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Publication numberUS4810856 A
Publication typeGrant
Application numberUS 07/067,944
Publication dateMar 7, 1989
Filing dateJun 29, 1987
Priority dateJun 27, 1986
Fee statusLapsed
Also published asDE3762697D1, EP0251947A1, EP0251947B1
Publication number067944, 07067944, US 4810856 A, US 4810856A, US-A-4810856, US4810856 A, US4810856A
InventorsDragomir Jovanovic
Original AssigneeDragomir Jovanovic
Export CitationBiBTeX, EndNote, RefMan
External Links: USPTO, USPTO Assignment, Espacenet
Rotary-spit steam cooking apparatus
US 4810856 A
An infrared cooking oven is provided with a rotatable spit which is hollow and is connected to a boiler producing steam which is fed into the spit and through orifices of the latter into meat mounted on the spit. The internal steam cooking coupled with the combined infrared and steam cooking of the exterior, reduces substantially the cooking time while ensuring that the meat will not dry out.
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I claim:
1. A cooking apparatus, comprising:
means in a housing for generating infrared cooking radiation therein;
a tubular spit rotatable in said housing;
drive means on said housing connectable with one end of said tubular spit for rotating same;
a boiler for generating steam; and
means forming a rotating joint between an opposite end of said spit and said boiler for admitting steam from said boiler into said spit, said spit being formed with at least one aperture opening from an interior of said spit to an exterior thereof in a region of said spit on which a food article is mounted.
2. The apparatus defined in claim 1, further comprising a frame received in said housing and forming a cradle rotatably carrying at least said opposite end of said spit, said rotating joint being defined by a nozzle fixed on said housing and a roller engaging said nozzle and rotating in said cradle.
3. The apparatus defined in claim 2, further comprising means for shifting said drive means from said one end of said spit and engaging said one end of said spit, respectively.
4. The apparatus defined in claim 3 wherein said drive unit includes a socket having a polygonal configuration engageable with a polygonal formation on said one end of said spit.
5. The apparatus defined in claim 4 wherein said socket is mounted on a shaft axially shiftable on said housing, further comprising an actuator operable from the exterior of said housing for shifting said shaft.
6. The apparatus defined in claim 5, further comprising a spring bearing on said shaft for urging said socket towards said spit and said spit against said nozzle.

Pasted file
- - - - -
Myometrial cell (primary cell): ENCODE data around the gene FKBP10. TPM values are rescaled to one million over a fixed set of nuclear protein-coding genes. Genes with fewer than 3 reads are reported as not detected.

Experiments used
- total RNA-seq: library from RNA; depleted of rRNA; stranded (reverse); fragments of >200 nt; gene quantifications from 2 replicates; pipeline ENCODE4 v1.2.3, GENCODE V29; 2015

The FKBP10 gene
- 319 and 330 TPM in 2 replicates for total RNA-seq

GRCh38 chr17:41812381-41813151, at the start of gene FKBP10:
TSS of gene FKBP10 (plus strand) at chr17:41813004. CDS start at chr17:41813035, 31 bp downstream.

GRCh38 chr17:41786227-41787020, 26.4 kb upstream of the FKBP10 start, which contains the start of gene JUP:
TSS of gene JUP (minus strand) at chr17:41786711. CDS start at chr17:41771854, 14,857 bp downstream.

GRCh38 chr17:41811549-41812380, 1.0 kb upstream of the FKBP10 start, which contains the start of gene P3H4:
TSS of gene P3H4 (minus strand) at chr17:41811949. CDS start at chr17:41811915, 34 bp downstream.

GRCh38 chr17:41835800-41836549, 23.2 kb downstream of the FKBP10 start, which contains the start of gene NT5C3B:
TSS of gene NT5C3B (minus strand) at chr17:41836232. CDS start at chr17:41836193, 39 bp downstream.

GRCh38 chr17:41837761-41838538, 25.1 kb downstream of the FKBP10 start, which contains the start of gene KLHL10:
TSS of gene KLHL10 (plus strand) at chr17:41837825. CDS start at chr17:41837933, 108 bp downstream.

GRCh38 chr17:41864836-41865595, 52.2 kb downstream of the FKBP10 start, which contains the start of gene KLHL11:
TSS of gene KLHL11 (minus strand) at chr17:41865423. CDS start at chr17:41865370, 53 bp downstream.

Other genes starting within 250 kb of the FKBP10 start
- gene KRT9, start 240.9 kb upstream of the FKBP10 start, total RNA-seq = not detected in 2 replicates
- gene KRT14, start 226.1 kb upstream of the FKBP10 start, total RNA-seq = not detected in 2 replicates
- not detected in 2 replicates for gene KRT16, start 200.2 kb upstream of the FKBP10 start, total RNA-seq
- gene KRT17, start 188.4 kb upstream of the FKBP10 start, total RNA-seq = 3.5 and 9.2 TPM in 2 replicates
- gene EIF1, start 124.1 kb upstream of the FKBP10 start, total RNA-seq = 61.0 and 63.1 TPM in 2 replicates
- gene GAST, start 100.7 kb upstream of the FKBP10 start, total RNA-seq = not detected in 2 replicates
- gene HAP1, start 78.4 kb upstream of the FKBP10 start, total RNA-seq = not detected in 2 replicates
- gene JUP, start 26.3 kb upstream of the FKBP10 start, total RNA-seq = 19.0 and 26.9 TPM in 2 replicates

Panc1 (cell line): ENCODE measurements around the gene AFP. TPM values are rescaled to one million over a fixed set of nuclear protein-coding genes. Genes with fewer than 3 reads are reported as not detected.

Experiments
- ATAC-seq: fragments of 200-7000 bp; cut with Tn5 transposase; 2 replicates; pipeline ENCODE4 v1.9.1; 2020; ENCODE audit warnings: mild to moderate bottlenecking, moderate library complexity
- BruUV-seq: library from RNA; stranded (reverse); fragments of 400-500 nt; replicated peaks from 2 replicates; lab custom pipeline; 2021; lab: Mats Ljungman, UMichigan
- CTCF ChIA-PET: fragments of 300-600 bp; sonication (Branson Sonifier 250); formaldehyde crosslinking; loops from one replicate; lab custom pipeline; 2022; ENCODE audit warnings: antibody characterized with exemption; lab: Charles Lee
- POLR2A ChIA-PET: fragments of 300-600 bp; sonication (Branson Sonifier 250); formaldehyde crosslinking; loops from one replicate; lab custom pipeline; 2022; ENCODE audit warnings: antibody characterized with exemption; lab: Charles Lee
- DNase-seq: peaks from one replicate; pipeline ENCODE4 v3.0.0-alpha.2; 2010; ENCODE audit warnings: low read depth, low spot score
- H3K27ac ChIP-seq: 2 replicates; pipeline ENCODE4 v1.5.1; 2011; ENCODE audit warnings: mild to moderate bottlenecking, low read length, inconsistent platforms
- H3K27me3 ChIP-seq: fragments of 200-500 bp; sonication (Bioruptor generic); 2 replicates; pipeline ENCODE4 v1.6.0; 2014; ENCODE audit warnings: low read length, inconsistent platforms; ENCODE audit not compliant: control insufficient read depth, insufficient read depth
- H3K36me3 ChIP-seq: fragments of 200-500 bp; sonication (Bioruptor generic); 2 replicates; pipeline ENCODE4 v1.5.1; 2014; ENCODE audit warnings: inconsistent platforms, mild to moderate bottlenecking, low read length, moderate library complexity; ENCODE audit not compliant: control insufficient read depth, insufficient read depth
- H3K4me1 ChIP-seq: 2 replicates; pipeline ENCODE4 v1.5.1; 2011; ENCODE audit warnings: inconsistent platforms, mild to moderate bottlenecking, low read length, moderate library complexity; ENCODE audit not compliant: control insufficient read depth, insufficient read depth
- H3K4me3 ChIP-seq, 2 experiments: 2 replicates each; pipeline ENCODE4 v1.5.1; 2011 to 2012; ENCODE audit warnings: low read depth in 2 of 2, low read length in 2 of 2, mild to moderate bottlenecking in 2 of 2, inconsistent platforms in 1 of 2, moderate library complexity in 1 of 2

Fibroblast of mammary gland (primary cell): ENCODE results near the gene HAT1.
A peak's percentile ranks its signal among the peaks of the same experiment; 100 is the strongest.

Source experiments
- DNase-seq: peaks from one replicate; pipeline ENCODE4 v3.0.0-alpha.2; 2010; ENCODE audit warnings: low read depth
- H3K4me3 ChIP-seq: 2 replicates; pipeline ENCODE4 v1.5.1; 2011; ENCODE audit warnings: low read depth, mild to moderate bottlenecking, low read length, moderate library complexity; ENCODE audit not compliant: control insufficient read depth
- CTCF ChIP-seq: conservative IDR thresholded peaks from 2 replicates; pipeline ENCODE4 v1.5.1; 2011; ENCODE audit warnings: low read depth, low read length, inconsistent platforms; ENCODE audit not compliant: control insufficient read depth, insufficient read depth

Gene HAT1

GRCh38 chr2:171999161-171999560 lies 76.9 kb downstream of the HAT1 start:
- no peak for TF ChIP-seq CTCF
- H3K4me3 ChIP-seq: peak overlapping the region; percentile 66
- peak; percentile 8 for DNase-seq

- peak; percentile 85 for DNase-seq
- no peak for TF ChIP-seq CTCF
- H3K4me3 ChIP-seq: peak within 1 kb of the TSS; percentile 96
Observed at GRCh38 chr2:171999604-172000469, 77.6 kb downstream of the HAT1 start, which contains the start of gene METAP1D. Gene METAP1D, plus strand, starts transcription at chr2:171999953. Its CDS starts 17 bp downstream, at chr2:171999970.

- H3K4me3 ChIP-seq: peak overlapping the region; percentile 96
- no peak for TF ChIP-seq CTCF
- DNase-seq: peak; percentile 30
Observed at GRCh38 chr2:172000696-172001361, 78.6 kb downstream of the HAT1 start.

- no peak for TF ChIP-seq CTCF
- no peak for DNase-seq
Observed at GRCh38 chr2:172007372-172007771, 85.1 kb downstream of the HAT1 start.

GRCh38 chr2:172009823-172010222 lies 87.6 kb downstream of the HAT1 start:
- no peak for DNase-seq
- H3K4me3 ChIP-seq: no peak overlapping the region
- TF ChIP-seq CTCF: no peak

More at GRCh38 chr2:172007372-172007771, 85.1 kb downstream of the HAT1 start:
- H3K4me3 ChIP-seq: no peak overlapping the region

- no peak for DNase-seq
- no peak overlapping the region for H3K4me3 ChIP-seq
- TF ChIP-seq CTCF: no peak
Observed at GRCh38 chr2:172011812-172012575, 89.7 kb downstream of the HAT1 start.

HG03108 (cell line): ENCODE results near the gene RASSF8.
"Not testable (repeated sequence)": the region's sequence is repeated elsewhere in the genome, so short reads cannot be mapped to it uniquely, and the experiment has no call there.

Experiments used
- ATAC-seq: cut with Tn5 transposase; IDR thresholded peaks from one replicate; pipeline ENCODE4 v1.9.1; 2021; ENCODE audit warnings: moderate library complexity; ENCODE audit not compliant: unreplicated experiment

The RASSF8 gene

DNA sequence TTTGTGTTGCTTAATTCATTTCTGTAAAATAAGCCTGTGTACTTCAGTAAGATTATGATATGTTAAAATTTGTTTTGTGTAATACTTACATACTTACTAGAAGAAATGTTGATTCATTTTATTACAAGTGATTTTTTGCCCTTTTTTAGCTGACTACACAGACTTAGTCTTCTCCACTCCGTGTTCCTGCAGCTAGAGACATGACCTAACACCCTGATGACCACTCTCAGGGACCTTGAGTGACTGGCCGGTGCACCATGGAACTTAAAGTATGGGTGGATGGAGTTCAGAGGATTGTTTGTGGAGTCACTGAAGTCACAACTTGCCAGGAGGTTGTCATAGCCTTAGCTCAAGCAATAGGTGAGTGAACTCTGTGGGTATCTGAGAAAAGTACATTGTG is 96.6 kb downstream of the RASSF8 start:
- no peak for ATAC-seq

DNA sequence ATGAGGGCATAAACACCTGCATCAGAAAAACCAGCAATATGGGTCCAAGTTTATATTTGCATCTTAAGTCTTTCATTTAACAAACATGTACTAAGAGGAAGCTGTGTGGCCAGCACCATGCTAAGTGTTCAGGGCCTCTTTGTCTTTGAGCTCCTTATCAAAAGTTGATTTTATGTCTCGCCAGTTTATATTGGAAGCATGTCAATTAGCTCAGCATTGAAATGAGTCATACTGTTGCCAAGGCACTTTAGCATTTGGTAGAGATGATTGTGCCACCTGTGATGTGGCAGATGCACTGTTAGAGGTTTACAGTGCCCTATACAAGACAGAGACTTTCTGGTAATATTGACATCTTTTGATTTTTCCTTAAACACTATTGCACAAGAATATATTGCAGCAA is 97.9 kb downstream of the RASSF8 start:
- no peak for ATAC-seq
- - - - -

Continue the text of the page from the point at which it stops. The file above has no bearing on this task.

7. The apparatus defined in claim 6 wherein said roller and said nozzle have planar faces in mutual engagement for sealing said rotary joint against escape of steam introduced into said spit.
8. The apparatus defined in claim 7 wherein said spit is cylindrical.
9. The apparatus defined in claim 1, further comprising control means connected to said means in said housing for generating infrared cooking radiation comprising at least one infrared heater and means for cyclically energizing said heater electrically at a controllable frequency.
10. The apparatus defined in claim 1 wherein said housing is provided with a venting orifice for excess steam, and a blower for mixing air with vented steam and disposed proximal to said venting orifice.
11. The apparatus defined in claim 1 wherein said spit is provided with a point at one end and a conical portion connecting said point to a large diameter portion constituting a major part of the length of said spit, said spit being provided with at least one passage opening between the interior and exterior thereof out of a region of said spit upon which a food article is to be mounted.

My present invention relates to a cooking apparatus of the type which comprises a housing provided with means for generating infrared radiation and a rotary spit or rotisserie upon which a food item, usually meat, can be mounted for cooking while rotating.

More particularly, this invention relates to an apparatus for the combined steam and infrared cooking of meats on a rotary spit.


Rotary-spit cooking apparatus has been provided heretofore and generally consists of a specialized oven or grill equipped with means for rotatably mounting and driving a rotary spit or rotisserie upon which a food item, usually meat, e.g. fowl, can be impaled for infrared cooking while being rotated.

During the cooking operation, which usually takes a relatively long time, fats released from the food article tend to collect on the walls of the housing as a result of the combination of rotation thereof and spattering resulting from infrared heating. In addition, the food article tends to dry out and there is almost invariably the danger of charring of the surface of the food article, such as the skin of the fowl. As a consequence, repeated and frequent basting may be required of the food article in the juices which are formed.

Mention may be made of an improved cooking technique developed by me and described in the French application No. 84.07985 filed May 17, 1984 and the corresponding U.S. application Ser. No. 734,938 filed May 16, 1985 and issued as U.S. Pat. No. 4,655,192 on Apr. 7, 1987.